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Braley, Berton (ed.) / The Wisconsin literary magazine
Vol. II, No. 5 (February 1905)

Hoyt, Frances
A sea breeze,   pp. 197-199


Page 197


A SEA BREEZE.
                  A SEA BREEZE
                       By Frances Hoyt
   The big excursion steamer Gatzert was returning with a
 crowd of people from Victoria to Seattle. The last glow of
 sunset red had faded behind the snow-capped mountains, a
 chill breeze blew from the straits, phosphorescence gleamed
 here and there in the water. In groups the excursionists
 began to seek light and warmth in the cabins.
   Dick McLean and Karl Shurtz still lingered on the second
 stern-deck. They were young newspaper men: Dick a shrew d
 energetic fellow; Karl, impressionable and given to fits of
 indolence.
   "Well, let's go in," said Dick, at last. "I'm cold."
   His companion acquiesced. They entered the big saloon
of the second deck, stood a moment near the door, blinking
at the light, then made their way down the aisle between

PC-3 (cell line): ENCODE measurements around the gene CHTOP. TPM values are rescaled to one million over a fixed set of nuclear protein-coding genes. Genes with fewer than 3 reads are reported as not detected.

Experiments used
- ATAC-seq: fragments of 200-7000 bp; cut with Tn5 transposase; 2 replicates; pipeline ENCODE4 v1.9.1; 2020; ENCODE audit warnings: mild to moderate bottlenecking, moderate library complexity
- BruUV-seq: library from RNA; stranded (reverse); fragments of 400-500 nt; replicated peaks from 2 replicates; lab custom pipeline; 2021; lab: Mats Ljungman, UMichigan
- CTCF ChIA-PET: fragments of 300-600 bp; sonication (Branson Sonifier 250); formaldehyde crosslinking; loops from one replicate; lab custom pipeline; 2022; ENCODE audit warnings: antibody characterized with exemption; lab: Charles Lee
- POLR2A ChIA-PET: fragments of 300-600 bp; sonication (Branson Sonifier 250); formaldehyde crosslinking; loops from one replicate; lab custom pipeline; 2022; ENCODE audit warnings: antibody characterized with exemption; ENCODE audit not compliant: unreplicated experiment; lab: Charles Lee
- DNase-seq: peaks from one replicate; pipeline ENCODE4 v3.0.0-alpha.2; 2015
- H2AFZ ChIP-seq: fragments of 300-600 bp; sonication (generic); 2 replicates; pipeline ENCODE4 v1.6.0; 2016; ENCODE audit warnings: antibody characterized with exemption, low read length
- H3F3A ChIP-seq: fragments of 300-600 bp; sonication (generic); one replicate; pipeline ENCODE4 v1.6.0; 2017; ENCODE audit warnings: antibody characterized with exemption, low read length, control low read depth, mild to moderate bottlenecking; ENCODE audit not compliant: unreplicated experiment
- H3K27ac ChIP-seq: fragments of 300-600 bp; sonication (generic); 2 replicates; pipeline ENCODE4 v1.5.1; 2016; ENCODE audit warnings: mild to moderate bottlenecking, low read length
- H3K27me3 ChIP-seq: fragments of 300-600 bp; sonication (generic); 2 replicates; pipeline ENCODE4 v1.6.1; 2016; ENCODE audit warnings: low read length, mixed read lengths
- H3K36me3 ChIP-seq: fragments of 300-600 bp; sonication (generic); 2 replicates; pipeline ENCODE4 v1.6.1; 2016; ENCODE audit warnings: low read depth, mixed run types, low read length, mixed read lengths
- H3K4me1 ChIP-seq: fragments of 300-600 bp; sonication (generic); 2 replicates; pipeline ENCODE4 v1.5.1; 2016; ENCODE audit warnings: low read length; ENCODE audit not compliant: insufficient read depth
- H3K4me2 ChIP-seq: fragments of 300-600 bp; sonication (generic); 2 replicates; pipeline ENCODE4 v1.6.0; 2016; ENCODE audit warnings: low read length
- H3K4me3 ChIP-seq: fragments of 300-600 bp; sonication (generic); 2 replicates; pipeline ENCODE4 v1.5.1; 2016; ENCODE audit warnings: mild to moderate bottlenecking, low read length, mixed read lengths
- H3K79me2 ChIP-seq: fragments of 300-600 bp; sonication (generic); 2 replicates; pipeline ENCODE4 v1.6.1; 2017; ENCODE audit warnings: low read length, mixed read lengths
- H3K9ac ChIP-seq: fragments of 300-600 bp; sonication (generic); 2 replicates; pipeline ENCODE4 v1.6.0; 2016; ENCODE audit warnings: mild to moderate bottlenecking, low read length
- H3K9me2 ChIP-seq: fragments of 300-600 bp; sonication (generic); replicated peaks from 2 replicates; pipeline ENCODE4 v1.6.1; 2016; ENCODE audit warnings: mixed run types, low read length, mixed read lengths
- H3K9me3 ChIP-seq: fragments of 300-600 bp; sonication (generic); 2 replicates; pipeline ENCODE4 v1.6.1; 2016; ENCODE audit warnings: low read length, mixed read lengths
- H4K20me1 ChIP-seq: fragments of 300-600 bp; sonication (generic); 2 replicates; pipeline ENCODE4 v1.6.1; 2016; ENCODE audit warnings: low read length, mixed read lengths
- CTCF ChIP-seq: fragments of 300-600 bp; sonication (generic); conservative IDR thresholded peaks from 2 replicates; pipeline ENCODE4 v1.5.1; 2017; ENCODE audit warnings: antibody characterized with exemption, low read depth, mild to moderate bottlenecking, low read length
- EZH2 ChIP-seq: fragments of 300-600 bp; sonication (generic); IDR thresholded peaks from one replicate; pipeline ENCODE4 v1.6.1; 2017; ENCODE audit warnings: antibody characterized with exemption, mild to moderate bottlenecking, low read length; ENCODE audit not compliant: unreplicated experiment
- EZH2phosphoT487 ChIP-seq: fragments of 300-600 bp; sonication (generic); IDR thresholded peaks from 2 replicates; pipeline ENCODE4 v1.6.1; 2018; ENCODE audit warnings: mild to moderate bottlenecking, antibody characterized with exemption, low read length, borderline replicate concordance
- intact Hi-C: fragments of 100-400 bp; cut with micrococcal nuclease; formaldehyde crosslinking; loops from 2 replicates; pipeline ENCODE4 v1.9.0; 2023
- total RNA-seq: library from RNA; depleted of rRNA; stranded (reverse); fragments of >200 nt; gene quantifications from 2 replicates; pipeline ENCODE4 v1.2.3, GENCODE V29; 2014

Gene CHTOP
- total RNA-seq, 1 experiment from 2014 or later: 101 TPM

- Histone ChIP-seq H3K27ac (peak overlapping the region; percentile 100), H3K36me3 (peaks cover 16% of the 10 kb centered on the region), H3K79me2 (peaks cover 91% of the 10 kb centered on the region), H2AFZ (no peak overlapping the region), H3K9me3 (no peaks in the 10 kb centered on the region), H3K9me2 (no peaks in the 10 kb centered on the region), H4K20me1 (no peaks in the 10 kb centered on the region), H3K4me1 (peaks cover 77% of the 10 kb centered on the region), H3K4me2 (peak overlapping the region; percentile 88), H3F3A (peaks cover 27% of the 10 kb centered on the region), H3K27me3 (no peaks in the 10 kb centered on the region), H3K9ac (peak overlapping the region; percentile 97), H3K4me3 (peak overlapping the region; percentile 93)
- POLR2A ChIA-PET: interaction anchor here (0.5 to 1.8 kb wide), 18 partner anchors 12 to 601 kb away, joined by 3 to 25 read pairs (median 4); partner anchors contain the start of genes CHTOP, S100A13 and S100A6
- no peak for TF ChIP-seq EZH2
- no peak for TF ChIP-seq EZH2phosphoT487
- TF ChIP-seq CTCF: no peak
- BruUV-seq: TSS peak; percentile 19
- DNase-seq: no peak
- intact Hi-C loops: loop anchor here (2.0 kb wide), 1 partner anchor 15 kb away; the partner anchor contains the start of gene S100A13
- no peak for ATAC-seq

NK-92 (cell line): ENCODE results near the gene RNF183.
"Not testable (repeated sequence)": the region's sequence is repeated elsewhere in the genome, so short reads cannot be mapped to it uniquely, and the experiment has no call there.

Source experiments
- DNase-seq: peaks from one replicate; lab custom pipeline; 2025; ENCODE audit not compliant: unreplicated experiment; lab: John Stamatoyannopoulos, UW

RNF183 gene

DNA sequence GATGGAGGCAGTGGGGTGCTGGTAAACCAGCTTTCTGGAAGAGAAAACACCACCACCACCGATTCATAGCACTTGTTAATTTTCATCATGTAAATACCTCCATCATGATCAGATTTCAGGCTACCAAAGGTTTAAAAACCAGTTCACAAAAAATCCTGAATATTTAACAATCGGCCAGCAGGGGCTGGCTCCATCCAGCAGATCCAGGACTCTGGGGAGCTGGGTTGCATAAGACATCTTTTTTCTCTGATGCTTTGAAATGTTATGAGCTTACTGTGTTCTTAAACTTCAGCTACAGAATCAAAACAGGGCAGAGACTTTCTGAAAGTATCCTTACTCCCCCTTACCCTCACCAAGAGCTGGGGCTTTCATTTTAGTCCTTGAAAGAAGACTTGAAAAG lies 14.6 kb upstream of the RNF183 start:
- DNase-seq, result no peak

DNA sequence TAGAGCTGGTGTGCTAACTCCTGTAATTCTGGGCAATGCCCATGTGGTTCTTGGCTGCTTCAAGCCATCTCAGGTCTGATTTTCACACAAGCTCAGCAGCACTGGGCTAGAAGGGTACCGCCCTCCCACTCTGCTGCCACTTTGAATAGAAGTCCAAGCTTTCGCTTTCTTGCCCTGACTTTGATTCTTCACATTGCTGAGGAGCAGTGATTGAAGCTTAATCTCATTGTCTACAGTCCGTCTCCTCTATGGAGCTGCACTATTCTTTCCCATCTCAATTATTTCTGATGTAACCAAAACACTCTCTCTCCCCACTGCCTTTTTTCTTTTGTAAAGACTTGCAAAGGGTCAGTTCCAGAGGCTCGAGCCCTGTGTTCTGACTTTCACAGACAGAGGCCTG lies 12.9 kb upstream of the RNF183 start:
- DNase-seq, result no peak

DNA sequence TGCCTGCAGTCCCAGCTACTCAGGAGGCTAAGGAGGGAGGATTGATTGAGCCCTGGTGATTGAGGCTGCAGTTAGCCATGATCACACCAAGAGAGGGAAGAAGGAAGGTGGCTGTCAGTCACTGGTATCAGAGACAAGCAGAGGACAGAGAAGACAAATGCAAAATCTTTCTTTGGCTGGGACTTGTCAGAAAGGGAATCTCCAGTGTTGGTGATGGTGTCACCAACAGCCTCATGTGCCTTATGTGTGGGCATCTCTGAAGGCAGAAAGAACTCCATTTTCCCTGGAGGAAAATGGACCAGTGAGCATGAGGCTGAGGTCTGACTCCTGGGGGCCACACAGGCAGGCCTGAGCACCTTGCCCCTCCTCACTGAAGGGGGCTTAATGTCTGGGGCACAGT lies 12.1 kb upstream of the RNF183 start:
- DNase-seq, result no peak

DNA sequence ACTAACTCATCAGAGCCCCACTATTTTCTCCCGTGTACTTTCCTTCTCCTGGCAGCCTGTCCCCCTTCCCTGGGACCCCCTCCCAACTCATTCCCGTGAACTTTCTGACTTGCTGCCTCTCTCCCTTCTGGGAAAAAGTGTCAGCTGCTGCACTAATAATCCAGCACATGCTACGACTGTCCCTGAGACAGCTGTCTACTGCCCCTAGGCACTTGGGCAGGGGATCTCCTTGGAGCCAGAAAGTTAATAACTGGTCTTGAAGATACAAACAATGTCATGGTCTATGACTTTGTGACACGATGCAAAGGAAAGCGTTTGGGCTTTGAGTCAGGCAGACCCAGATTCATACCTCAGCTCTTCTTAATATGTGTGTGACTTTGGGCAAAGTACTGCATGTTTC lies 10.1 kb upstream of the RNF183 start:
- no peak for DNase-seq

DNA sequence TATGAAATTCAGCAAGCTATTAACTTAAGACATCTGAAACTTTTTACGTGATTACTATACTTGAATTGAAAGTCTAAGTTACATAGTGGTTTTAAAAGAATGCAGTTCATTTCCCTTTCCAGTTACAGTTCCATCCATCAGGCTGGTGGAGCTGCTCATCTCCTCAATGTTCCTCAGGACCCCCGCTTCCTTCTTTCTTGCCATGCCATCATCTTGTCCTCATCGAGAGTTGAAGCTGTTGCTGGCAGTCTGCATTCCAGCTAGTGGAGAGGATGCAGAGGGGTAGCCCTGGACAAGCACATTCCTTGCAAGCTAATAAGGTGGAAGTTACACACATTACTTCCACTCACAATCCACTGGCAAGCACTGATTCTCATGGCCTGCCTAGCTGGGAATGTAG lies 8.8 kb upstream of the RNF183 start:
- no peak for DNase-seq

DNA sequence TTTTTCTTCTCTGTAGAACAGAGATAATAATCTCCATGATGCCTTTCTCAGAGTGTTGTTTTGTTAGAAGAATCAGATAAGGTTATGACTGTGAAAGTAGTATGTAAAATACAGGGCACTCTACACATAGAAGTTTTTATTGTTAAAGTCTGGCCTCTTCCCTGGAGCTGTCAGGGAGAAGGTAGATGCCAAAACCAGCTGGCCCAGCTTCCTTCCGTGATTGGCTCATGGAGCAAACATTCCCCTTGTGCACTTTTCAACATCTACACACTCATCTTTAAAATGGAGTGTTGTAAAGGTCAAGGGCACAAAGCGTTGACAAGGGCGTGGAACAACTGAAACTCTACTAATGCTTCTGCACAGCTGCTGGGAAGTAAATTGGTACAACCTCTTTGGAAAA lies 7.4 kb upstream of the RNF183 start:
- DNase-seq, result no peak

the rows of plush-covered seats. Suddenly, Dick stopped.
  "Ah, Miss Morgan! Good-evening. My friend Mr. Shurtz,
Miss Morgan."
  The young woman had a striking and rather sentimental
cast of features: long oval face, pointed chin, sensitive full
lips and great soft blue eyes. Her hat was off, and the
light turned to gold a mass of soft fair hair. She fixed her
eyes on Karl, as her friend pronounced his name. There
was a slight eagerness in her manner, as if she said, "I want
to know you."
  As for Karl, he said, "I have often heard my sister speak
of you, Miss Morgan. This is a pleasure I have looked for-
ward to." An undertone of warmth in his voice gave sig-
nificance to his formality. The conversation which ensued
left Dick out. Both the young girl and Karl entered into it
with ardor. Dick, who prided himself on his ready wit, took
197


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